No one ever wants a warrant to be issued for their arrest. Unfortunately, if an indictment is handed down by a grand jury or if a preliminary hearing reveals probable cause to move forward with presenting an information to the court, you could find yourself facing a warrant. A District Attorney or an Attorney General can ask the court to issue the warrant against any defendant who was named in the indictment or who was named in the information.
A warrant must include certain information, and it can also include details on the amount of bail that you would need to post to be released from custody pending the outcome of your criminal trial. You need to understand the details contained within a warrant because they can affect your response to the warrant.
LV Criminal Defense is here and ready to help you respond in the most strategic way possible when you are arrested, so you should give us a call right away. Our Las Vegas criminal defense team has the knowledge and legal abilities to help you decide how to plead and to develop a strong strategy that is aimed at getting your case resolved quickly with no penalties or minimal consequences.
When a court issues an arrest warrant, N.R.S. 173.155 sets forth the rules for the form that the warrant must take. The warrant has to describe the criminal offense(s) that a defendant is being charged with based on the indictment or the information. The warrant also must command that the defendant be arrested and brought before the court. It should contain all information required by N.R.S. 171.108, including the name of the defendant, the date the warrant was issued, and the location (county, town, or city) where the warrant was issued.
The warrant can fix and endorse the amount of bail to be paid, but it does not necessarily have to set a specific bail amount for a defendant. It is becoming increasingly common for warrants to fix a bail amount in an effort to reduce delays between the time a defendant has been arrested and the time the defendant is able to post bail so a defendant does not need to remain in custody until the case is resolved. If bail is not fixed on the warrant, then a court will need to decide the amount of bail to require after the arrest has been made.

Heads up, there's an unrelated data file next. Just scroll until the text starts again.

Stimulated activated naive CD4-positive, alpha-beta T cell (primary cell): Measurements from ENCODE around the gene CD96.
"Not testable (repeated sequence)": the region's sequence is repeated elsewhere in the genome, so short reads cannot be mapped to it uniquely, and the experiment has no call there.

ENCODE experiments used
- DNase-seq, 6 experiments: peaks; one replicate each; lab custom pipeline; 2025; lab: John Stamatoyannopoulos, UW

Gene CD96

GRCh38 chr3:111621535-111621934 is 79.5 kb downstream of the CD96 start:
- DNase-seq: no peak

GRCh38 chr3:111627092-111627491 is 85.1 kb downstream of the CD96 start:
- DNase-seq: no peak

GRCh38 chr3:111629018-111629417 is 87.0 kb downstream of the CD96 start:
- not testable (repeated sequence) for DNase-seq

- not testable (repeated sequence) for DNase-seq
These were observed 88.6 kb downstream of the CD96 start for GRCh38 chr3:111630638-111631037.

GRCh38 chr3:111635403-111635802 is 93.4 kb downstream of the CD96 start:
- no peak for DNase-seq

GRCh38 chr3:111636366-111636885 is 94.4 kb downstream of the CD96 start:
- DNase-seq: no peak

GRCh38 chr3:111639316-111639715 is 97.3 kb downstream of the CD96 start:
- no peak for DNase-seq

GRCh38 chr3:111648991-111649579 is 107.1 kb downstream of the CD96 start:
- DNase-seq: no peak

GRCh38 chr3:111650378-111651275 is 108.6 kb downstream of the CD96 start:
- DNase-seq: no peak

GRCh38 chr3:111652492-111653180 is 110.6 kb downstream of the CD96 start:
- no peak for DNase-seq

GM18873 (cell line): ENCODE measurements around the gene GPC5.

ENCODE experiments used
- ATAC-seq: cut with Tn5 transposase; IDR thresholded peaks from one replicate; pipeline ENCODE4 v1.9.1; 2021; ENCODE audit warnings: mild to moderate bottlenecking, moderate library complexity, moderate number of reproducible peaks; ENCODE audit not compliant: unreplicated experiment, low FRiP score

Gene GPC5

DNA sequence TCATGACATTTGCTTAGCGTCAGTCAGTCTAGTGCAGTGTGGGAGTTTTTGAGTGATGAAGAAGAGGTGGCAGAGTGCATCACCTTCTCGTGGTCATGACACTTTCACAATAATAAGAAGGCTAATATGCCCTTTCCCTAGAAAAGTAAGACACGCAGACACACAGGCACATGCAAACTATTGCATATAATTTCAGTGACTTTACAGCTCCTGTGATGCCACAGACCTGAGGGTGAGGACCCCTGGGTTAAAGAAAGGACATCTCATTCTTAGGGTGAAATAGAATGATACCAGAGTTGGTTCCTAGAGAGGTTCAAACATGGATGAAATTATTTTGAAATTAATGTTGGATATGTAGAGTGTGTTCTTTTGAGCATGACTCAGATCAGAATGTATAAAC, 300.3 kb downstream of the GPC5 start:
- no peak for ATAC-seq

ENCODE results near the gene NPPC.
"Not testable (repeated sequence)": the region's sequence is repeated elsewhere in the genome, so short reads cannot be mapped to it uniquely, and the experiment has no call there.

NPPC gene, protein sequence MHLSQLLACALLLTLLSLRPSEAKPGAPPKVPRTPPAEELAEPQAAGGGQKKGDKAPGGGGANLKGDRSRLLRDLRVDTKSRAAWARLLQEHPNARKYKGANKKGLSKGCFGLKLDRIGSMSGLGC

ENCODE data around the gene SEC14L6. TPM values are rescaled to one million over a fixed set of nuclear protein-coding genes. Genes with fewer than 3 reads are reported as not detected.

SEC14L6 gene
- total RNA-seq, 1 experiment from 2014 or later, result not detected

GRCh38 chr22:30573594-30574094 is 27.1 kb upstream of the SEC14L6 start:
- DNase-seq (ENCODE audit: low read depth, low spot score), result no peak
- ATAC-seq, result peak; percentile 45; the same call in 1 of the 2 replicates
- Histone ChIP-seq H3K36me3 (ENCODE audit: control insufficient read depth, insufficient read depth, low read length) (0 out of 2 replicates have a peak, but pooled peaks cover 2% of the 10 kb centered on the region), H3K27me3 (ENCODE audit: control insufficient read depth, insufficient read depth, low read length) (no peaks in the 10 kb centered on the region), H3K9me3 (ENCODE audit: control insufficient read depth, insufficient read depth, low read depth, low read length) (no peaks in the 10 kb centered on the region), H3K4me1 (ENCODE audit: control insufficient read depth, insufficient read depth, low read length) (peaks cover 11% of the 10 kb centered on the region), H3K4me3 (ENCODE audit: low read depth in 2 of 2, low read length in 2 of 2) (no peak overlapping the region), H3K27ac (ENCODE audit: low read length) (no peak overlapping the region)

Nick Wooldridge has a long track record of representing clients accused of serious federal and state crimes in Nevada.
A warrant has to be signed by the clerk, and the clerk must deliver it to those who are authorized to execute it, which is generally peace officers.
If a warrant has been issued for your arrest, you may wish to talk with a Las Vegas criminal defense lawyer about turning yourself in, rather than waiting for the police to show up with handcuffs for an embarrassing arrest. You will also want to get legal help in determining what you should do about the criminal proceedings that you are now embroiled in once a warrant has been issued.
You will need to enter a plea of either guilty or not guilty, and LV Criminal Defense can help with either plea. We can negotiate with prosecutors to get the most favorable deal with minimal penalties possible if you wish to admit guilt, or can assist you in casting doubt on a case so you can avoid conviction when a prosecutor can’t convince the jury beyond a reasonable doubt that you committed a crime.
Don’t wait to get us on your case, as evidence could be lost quickly and the process of building a strong response to charges should begin immediately. Give us a call before you are arrested when possible, or as soon as you have the opportunity to make your phone call once the police have placed you under arrest.